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Millennium-old well system in central Vietnam dries up, requires restoration

Millennium-old well system in central Vietnam dries up, requires restoration

Wednesday, December 03, 2014, 17:36 GMT+7

A well system built by the ethnic Cham minority thousands of years ago in the central province of Quang Tri has seen unprecedented, alarming draining and is thus in bad need of restoration, a cultural official said Tuesday.

The Quang Tri Relic and Scenic Preservation Center has just submitted to relevant agencies a plan to restore the Gio An Ancient Well System in Gio Linh District, according to Nguyen Quang Chuc who is the center’s vice director.

Most of the wells in the system have sustained serious damage, Chuc added.

He noted the most immediate concern is that water in the wells is alarmingly petering out.

He pointed out some reasons for the draining.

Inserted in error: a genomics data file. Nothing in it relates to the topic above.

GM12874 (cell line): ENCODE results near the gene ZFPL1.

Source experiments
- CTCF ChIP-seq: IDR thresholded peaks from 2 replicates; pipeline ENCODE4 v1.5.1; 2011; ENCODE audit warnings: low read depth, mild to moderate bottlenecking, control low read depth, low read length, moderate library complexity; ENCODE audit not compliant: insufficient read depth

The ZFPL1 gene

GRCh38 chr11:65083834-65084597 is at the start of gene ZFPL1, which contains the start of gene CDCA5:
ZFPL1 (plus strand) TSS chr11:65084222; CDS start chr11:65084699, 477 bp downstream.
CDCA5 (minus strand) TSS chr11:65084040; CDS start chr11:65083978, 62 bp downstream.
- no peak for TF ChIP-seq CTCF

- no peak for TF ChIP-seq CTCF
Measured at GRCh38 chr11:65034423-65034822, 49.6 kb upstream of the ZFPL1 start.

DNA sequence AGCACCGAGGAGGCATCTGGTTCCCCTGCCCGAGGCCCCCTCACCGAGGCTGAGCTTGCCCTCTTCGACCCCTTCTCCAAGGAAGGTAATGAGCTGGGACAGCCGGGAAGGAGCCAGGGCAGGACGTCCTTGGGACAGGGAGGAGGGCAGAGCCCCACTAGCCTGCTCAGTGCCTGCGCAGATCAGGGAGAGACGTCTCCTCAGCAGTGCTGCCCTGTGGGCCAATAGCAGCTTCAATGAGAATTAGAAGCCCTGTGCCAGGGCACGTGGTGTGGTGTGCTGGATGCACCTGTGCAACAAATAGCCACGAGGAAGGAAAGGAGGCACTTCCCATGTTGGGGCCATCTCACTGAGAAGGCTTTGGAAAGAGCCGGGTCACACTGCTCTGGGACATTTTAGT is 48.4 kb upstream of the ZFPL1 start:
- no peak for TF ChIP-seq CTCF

One of them is that in recent years the hills located upstream have been leveled out for rubber tree farming, leaving the soil no longer able to retain rainwater, which is an integral supply for the ancient wells.

Human activity has also adversely impacted on the wells’ natural structure.

The system will soon turn into “dead wells” without timely and proper intervention, Chuc warned.

The system is made up of 14 wells and served as an arterial irrigation channel, which was built and used by Cham people more than 2,000 years ago. 

It was recognized as a national cultural, historical relic in 2001. The Cham in Vietnam are recognized by the government as one of 54 ethnic groups.

$1.9 million project to restore ancient pagoda

In another news, a restoration project worth over VND40.4 billion (US$1.9 million) has recently kicked off at Hoang Phuc Pagoda in Le Thuy District, Quang Binh Province – which is also situated in central Vietnam.

According to the provincial People’s Committee, the 700-year-old pagoda is one of the central region’s oldest and boasts the architecture typical of the country’s culturally thriving Tran Dynasty (1225-1400).

The pagoda is still home to a number of prized, time-honored artifacts.

The project will make sure the restored pagoda retains its original structure and uses traditional building materials.

The restoration work is slated for completion in March 2016.

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